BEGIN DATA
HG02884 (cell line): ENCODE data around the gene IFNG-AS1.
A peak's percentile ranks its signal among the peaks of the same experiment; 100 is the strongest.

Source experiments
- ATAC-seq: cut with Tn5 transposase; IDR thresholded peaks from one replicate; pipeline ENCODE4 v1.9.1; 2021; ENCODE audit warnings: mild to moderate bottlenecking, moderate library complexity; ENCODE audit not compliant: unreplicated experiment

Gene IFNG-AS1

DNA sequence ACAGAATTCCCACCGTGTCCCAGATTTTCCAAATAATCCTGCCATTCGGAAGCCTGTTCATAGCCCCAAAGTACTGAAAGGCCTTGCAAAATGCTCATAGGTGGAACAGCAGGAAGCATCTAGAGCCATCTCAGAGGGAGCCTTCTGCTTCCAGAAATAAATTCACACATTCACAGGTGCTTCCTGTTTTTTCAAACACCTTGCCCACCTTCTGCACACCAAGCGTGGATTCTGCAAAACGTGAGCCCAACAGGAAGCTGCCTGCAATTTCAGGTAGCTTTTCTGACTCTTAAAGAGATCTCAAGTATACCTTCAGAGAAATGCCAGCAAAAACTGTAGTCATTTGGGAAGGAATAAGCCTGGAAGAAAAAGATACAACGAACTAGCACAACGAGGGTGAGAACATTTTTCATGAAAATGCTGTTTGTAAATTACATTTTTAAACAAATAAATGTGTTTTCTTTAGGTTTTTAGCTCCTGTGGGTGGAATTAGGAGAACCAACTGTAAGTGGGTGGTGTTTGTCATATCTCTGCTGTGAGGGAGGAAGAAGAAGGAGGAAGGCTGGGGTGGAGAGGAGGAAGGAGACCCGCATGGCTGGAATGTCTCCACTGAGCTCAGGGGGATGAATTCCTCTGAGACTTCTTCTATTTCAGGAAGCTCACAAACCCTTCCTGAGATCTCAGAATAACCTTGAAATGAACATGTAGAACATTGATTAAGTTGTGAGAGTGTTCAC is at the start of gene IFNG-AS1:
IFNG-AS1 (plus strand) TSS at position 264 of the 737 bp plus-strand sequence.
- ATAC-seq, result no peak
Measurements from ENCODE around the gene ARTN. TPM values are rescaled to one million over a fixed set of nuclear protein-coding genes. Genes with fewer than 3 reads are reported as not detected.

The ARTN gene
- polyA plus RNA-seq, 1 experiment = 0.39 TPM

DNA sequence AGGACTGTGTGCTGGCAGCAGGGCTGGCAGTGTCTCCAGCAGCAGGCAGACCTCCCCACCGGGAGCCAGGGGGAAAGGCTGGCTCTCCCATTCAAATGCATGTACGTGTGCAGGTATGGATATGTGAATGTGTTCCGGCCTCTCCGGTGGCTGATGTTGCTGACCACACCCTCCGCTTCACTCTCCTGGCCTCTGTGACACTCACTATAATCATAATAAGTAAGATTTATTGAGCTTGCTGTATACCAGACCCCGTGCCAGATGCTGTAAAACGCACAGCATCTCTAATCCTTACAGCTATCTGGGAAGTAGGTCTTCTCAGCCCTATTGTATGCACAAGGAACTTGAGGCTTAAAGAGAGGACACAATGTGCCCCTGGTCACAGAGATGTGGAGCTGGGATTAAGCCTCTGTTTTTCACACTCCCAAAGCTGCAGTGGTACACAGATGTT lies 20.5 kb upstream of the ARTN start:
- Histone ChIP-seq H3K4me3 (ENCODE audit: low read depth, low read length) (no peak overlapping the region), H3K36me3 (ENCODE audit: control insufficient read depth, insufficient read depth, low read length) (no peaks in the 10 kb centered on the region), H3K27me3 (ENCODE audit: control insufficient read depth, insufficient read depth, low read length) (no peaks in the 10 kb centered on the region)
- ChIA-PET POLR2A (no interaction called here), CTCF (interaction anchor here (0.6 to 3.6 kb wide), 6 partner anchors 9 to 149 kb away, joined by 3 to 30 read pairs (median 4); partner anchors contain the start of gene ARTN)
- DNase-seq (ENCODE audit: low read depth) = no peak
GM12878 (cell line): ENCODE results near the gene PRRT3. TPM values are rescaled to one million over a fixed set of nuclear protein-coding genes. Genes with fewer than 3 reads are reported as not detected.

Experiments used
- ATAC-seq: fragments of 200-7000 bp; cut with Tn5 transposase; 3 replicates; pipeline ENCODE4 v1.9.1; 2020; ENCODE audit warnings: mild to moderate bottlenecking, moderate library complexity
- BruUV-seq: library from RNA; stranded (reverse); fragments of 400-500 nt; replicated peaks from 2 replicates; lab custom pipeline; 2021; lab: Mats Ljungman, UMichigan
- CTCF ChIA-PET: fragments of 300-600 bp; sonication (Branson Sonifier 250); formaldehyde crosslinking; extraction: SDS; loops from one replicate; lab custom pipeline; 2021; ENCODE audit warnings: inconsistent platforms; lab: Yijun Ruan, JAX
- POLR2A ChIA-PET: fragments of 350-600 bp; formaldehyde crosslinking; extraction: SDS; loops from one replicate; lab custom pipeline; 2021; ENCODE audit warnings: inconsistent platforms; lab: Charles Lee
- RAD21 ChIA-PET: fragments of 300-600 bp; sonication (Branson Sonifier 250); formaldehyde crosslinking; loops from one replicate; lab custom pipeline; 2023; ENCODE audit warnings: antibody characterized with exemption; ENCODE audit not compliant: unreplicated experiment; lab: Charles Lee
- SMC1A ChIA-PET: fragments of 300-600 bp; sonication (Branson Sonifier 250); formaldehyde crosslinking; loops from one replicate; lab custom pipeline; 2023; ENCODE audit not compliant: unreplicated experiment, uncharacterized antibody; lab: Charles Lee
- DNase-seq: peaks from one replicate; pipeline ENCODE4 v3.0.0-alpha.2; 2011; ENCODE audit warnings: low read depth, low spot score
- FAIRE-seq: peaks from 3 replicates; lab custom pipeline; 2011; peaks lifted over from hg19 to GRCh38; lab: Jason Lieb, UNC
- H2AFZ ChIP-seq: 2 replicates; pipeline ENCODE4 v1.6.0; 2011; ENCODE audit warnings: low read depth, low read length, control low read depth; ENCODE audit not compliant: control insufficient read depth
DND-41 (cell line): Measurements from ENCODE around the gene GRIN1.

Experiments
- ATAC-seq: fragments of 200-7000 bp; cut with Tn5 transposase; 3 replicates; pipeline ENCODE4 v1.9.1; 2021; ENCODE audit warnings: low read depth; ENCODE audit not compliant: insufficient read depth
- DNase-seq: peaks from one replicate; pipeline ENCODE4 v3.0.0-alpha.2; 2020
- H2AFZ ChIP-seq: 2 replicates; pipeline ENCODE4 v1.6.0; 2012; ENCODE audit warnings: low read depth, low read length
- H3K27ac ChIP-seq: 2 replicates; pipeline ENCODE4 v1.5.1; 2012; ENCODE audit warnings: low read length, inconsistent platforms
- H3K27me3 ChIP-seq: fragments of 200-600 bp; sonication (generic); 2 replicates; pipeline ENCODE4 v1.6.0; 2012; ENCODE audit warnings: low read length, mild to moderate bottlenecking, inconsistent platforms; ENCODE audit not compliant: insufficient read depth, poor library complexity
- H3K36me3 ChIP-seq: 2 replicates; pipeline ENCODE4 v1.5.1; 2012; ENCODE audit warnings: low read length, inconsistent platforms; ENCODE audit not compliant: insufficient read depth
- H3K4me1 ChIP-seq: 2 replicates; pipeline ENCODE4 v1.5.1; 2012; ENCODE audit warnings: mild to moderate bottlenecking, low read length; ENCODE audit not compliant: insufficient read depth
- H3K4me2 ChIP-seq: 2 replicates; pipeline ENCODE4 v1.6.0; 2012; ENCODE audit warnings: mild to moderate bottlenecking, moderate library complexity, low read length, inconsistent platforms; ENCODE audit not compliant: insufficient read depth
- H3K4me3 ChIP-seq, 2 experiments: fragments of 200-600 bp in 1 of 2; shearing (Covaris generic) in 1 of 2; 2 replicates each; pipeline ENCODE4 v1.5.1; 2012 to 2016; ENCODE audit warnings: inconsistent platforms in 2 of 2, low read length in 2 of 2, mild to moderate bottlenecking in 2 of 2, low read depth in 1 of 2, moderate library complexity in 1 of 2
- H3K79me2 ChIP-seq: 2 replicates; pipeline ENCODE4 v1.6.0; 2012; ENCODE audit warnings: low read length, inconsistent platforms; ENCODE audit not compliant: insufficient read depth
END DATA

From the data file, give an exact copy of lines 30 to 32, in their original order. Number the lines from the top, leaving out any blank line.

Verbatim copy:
- DNase-seq: peaks from one replicate; pipeline ENCODE4 v3.0.0-alpha.2; 2020
- H2AFZ ChIP-seq: 2 replicates; pipeline ENCODE4 v1.6.0; 2012; ENCODE audit warnings: low read depth, low read length
- H3K27ac ChIP-seq: 2 replicates; pipeline ENCODE4 v1.5.1; 2012; ENCODE audit warnings: low read length, inconsistent platforms